Erasure: Wild! US CD 
- Piano Song (Instrumental)
- Blue Savannah
- How Many Times?
- La Gloria
- You Surround Me
- Brother And Sister
- 2,000 Miles
- Crown Of Thorns
- Piano Song
I have to admit that I was cool to the charms of Vince Clarke’s Erasure for many years. When “Who Needs Love Like That” appeared on MTV’s 120 Minutes, I got a little tired of its campy video getting played each week for months. I had not been convinced by the first Depeche Mode album. Then I had a vote of “no confidence” from the first Yaz[oo] album. So much so that I never heard the second one. So Erasure had not hit me at all… until the release of “Wild!” in autumn of 1989.
It wasn’t down to the pre-release single. “Drama” had gotten lots of play on 120 Minutes [as was common] but the slightly dour number still did not convince. I did find it humorous that the band had enlisted the members of Jesus + Mary Chain to provide the deep-voiced shouts of “guilty!” in the chorus since Bell considered that part of the song out of his comfort zone. The razzleberry-flavored synths in the song’s cheerful middle eight stood at sharp relief to the rest of the song and provided a little contrast, but overall. This was not my favorite Erasure single.
A month or two after the “Drama” single was released, I was in my local Peaches buying CDs [what else?] and the in-store play was the new Erasure album in its entirety. In a once-in-a-lifetime event, by the time it was half over, I had grabbed a copy of the CD to walk out of there with! The album had a deceptive opening with “Piano Song [instrumental]” a brief instrumental intro by no means identifiable as the work of Erasure. From seeing their videos for the previous four years, I had [perhaps unfairly] stamped Erasure as another Vince Clarke Hi-NRG/synthpop project with a singer who was trying his best to sound like Alison Moyet. Not a requirement.
But the next song, “Blue Savannah” was definitely Erasure. That’s when I surmised that they were playing “Wild!” in the Peaches. Now this was an amazing song! It was a gorgeous melody with a hint of African hi-life in the complex middle eight. I also liked the dominance of the piano and the flute-like synths were just perfect. Andy Bell’s vocal was expressive and emotional; a real winner of a song. It was the second of the handful of wonderful singles form this album.
“How Many Times?” was the closest thing to a shrinking violet on this album. The minimal ballad had prominent rhythm box and synth “guitar” with Bell hanging back to foster a sense of intimacy as opposed to his usual brashness. Then it was perfectly followed by the ebullient “Star.” Perhaps the most energetic and positive sounding doomsday song I’d ever heard. It had a slight Latin flair with more flute-like synth and [possibly] acoustic guitars rubbing shoulders with the Moroderesque synths. For a song about death from above as possibly a metaphor for a breakup, it’s packed with energy.
Then the Latin seed of “Star” became a full-fledged cactus of mariachi [is that a metaphor?] with the ultra-campy “La Gloria.” Half sung in Spanish, the synthetic castanets drove this one along at a giddy, breakneck pace. After three extremely gay minutes, it was all over; a whirlwind of gaudy spectacle with lively lyrics from Bell. In another brilliant bit of pacing this outburst was followed by another slowly paced ballad; the lush and affectionate “You Surround Me.” It was at this point I think, that I was completely won over by what I was hearing in the record store. The pacing of this one was just spectacular. The way that Mr. Bell rose an octave on the end of every other line in the chorus was stunning, and the slow, methodical synths set his performance off in the best way possible.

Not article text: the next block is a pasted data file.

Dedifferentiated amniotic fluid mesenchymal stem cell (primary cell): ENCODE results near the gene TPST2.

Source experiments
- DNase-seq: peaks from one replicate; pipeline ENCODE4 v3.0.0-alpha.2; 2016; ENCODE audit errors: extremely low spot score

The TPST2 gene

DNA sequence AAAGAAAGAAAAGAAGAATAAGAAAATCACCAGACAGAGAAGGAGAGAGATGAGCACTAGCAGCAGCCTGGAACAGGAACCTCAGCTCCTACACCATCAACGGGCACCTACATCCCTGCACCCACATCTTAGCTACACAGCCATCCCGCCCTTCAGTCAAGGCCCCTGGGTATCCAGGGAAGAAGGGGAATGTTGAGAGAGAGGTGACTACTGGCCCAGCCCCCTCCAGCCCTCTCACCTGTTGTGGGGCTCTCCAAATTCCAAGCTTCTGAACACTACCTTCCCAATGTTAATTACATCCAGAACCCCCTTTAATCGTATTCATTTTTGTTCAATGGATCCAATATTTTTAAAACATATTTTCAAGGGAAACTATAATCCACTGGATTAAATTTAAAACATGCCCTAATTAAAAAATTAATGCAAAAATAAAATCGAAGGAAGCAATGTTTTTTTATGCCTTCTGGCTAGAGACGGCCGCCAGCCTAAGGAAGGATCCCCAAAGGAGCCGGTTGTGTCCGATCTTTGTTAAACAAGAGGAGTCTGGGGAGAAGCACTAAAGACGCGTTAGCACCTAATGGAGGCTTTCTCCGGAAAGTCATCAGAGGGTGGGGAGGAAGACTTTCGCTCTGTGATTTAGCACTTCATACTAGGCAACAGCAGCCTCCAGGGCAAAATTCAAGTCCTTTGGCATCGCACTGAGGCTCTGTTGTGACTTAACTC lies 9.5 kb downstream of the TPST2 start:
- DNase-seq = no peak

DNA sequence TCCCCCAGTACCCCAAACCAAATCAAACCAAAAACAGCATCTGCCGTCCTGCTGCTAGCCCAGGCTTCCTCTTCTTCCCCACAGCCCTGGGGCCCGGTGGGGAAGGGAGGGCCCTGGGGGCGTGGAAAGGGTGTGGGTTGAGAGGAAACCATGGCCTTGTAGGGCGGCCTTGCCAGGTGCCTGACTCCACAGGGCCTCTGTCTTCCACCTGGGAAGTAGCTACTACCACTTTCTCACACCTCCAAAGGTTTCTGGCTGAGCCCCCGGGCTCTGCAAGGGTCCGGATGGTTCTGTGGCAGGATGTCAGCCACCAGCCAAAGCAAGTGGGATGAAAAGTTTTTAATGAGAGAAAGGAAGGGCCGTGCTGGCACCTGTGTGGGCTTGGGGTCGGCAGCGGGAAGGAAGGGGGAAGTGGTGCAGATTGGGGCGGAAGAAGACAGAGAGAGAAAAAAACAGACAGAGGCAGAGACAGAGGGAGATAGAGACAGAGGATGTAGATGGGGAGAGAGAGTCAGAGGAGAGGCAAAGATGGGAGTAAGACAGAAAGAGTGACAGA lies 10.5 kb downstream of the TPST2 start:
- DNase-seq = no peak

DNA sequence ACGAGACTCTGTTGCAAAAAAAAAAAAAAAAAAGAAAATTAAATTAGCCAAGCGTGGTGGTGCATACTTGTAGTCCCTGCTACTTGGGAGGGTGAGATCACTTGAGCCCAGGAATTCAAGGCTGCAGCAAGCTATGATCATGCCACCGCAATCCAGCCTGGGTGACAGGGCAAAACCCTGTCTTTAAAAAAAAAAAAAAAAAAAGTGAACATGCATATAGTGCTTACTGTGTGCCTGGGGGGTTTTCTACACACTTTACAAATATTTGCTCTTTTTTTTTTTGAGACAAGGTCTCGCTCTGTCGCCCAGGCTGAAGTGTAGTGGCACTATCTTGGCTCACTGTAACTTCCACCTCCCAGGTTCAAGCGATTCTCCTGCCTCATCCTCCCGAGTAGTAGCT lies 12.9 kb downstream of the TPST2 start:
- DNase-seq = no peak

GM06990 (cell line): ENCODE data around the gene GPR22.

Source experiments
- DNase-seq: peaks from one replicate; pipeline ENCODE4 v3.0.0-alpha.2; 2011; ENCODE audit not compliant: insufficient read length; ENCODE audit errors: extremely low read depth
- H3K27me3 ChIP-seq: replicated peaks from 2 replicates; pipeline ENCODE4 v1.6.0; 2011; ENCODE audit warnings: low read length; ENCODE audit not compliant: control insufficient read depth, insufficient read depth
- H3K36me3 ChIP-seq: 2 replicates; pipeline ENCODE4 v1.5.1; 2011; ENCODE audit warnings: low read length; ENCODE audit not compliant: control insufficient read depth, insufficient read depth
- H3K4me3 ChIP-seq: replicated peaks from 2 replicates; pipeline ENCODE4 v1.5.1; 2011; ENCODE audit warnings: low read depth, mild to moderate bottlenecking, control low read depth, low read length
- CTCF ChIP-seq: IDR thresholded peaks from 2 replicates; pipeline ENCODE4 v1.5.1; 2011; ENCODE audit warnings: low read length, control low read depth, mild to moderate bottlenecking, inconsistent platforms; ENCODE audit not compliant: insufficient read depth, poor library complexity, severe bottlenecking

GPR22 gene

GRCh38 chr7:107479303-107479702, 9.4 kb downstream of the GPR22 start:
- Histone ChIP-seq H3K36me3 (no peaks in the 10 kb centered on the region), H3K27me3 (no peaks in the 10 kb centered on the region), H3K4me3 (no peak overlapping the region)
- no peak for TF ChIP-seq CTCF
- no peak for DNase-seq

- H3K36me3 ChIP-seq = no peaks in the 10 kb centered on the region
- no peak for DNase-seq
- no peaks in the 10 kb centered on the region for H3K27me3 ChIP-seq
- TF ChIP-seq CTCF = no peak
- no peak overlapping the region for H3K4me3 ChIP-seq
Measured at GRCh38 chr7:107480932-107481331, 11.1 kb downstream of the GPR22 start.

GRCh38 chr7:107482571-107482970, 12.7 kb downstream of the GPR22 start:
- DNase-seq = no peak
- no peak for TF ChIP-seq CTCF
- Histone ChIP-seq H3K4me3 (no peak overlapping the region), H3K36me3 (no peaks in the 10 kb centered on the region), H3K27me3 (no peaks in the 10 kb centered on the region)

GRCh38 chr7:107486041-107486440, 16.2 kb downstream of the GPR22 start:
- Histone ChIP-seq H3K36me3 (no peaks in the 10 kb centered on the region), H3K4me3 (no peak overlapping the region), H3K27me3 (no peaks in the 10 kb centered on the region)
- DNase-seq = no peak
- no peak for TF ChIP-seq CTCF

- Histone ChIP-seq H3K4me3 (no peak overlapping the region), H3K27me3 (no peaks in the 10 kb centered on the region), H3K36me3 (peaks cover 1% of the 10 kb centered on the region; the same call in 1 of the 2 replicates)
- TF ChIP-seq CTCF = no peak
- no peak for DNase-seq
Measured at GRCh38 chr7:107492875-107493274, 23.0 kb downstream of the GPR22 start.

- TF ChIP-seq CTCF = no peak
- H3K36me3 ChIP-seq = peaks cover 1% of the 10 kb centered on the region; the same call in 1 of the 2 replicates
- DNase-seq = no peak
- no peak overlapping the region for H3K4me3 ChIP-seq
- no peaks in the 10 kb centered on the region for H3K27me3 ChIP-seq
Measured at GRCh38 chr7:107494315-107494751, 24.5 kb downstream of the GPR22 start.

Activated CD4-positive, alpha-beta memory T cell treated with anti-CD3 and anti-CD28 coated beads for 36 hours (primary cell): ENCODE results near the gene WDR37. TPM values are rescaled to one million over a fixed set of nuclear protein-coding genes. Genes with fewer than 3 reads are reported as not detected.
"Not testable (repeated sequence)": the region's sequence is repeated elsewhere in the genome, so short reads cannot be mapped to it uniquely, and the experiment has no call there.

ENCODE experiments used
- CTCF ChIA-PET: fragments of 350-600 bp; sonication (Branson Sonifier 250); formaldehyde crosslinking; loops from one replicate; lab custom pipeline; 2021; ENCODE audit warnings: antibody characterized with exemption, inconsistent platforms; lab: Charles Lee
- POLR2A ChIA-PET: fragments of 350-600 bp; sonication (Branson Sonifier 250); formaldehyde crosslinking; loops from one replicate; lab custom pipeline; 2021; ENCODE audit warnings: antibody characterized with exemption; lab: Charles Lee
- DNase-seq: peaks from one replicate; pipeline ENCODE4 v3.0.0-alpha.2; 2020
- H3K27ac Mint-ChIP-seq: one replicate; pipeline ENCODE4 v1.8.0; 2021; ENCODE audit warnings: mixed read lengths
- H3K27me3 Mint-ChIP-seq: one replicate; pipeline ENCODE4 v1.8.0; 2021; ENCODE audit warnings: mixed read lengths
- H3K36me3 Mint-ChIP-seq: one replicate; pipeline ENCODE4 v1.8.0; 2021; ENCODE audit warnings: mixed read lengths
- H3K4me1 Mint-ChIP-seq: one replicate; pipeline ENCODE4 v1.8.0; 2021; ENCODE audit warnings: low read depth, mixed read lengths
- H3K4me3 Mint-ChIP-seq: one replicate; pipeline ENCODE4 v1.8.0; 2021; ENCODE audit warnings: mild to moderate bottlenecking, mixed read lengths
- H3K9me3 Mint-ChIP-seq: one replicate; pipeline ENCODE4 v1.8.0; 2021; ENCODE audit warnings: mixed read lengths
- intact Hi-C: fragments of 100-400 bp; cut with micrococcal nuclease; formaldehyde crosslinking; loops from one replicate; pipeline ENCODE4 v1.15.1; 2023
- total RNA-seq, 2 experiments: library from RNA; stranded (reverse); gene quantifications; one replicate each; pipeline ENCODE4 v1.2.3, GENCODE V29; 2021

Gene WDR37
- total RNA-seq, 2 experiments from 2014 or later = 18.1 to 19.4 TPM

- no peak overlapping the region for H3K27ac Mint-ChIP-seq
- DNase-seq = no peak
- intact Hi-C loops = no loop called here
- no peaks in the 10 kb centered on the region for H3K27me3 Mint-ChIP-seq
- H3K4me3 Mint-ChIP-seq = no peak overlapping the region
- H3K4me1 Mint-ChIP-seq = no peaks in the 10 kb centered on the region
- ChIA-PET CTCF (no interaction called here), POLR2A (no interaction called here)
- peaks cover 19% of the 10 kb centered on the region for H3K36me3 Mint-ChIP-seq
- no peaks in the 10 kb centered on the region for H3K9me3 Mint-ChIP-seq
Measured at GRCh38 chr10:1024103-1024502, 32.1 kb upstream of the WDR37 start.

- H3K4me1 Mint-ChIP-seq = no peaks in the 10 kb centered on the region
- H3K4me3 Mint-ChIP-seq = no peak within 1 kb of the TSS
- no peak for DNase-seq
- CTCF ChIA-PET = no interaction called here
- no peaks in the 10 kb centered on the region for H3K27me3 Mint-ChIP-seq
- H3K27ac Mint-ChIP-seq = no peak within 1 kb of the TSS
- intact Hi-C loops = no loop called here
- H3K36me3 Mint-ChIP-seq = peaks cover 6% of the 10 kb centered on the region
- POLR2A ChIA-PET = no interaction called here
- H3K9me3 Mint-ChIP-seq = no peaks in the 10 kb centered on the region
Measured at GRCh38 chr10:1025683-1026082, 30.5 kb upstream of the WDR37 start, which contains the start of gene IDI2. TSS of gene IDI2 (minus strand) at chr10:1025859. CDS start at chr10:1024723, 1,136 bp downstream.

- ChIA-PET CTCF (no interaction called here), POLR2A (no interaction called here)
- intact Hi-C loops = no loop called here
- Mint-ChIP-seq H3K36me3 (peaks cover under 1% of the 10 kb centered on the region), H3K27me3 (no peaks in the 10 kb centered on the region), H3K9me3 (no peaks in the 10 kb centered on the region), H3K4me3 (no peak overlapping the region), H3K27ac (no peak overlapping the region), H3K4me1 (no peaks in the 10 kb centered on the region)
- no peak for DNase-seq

As the album wound down, the throwback of “2,000 Miles” sounded like one last dip on the Yazoo playbook, with Bell singing in his lowest register and coming off like Alison Moyet for one last time. Even the “done me wrong” bluesy character of the lyric sounded like something from her pen instead. Then the penultimate “Crown Of Thorns” surprised me by drawing on English folk traditions for its mannered synthpop. It almost sounded a bit like Enya. Then the vocal full length version of “Piano Song” ended the album on an intimate, pensive note.
I had to admit that Erasure had been driving the stylistic bus all over the map for this album. It was surprisingly eclectic in the best possible way. The only song that was as campy as my mental image of the band was “La Gloria,” and that was so much fun it would be churlish to complain. Better, the ballads here were best-of-breed works that were touching and suffused with beauty and sensuality. It was an album packed with hit singles [two UK top ten and two UK top 20 singles] and the deep cuts were excellent foils for the singles. There was no dead space here; just a band that seemed to me like they were peaking after several years of more tentative work.
After this album, I was no longer a tentative Erasure fan. I worked my way back through their catalog and for the next four years bought everything that I could from them. The B-sides on their CD singles were spectacular in their own right and I soaked up all of them with the three US Sire editions [“Drama!,” “Blue Savannah,” “Star”] from “Wild!” throwing what was usually two UK CD singles worth of material onto a single BPI mocking disc that was only $5.99. An exception were the two UK CD singles for “You Surround Me” that were the usual $20 worth of import music, but so worth it! The next Erasure album was not as good and the one after that was where I got off of the Erasure bus. But for the four years following this album, Erasure joined my core collection of bands with a vengeance.
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